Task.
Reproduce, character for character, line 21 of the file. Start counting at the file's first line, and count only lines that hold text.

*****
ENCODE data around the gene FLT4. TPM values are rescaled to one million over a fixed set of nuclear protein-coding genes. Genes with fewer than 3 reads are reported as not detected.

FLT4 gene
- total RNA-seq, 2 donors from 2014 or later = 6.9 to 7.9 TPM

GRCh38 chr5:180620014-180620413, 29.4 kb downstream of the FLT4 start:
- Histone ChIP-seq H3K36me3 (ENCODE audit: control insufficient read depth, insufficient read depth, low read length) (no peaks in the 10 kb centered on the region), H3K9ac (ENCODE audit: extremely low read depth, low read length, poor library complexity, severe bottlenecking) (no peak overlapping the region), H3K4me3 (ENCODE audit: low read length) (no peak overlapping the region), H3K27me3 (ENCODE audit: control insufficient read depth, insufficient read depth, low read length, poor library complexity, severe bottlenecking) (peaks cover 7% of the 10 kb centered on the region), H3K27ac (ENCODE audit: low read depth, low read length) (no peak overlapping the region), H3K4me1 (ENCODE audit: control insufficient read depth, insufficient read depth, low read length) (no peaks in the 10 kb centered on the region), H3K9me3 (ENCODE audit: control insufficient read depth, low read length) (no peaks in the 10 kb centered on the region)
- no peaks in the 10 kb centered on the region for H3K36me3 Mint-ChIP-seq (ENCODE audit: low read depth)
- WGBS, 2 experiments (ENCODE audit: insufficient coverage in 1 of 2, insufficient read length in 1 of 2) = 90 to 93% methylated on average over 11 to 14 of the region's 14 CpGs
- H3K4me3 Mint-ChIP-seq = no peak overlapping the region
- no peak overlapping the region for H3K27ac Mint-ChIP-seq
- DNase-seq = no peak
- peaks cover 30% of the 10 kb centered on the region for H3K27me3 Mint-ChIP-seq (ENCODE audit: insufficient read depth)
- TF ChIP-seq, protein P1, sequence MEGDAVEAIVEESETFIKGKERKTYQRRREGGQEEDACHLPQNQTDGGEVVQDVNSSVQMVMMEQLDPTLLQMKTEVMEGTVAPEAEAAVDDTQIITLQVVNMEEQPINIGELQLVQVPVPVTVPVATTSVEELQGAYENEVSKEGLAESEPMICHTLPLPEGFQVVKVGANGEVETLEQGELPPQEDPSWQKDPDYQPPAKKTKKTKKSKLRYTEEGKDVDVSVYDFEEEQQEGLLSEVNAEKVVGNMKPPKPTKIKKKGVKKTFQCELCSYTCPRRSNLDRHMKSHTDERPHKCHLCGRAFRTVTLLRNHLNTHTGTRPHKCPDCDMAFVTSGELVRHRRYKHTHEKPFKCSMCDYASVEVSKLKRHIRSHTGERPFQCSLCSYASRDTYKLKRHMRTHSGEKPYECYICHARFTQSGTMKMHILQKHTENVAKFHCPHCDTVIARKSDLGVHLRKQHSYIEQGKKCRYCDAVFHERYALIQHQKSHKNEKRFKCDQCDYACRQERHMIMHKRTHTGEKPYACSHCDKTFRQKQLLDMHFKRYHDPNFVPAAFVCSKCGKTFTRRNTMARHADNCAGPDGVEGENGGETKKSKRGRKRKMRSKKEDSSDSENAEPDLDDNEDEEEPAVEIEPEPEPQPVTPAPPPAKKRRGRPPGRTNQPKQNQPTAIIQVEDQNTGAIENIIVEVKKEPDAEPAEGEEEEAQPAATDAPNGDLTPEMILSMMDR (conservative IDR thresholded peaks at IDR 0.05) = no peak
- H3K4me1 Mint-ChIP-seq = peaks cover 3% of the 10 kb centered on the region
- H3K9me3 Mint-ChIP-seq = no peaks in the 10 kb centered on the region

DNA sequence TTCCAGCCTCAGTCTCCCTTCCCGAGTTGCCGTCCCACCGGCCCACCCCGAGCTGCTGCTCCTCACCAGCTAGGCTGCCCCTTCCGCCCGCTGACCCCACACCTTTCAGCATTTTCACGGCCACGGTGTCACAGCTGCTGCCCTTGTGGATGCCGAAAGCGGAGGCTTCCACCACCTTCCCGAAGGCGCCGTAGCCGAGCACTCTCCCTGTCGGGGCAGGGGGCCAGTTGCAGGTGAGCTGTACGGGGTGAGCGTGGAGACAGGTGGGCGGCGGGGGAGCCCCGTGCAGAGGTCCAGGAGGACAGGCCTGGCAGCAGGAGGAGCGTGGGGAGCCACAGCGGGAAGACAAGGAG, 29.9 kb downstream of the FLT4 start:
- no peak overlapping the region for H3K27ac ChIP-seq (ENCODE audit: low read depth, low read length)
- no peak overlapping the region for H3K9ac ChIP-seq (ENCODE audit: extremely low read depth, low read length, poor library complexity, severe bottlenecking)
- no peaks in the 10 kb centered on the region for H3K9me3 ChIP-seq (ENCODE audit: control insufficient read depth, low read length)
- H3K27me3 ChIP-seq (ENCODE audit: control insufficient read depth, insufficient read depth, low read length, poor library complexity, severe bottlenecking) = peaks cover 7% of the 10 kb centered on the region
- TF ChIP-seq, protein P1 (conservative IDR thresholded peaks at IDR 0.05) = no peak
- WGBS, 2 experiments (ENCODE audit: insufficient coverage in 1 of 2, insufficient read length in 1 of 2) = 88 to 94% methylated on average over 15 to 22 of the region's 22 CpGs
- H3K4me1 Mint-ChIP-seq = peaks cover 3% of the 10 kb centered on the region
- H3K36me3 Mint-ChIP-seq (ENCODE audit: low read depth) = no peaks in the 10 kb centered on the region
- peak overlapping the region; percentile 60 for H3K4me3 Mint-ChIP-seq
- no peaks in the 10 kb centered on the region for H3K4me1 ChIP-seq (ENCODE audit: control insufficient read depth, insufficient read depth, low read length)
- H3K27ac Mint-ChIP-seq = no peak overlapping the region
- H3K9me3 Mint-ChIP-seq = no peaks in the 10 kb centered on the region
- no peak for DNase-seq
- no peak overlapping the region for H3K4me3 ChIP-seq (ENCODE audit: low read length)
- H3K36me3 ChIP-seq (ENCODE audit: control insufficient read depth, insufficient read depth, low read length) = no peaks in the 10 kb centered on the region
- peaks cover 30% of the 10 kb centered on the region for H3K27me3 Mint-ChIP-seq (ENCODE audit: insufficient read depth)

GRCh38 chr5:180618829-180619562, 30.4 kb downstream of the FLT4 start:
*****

- WGBS, 2 experiments (ENCODE audit: insufficient coverage in 1 of 2, insufficient read length in 1 of 2) = 88 to 94% methylated on average over 15 to 22 of the region's 22 CpGs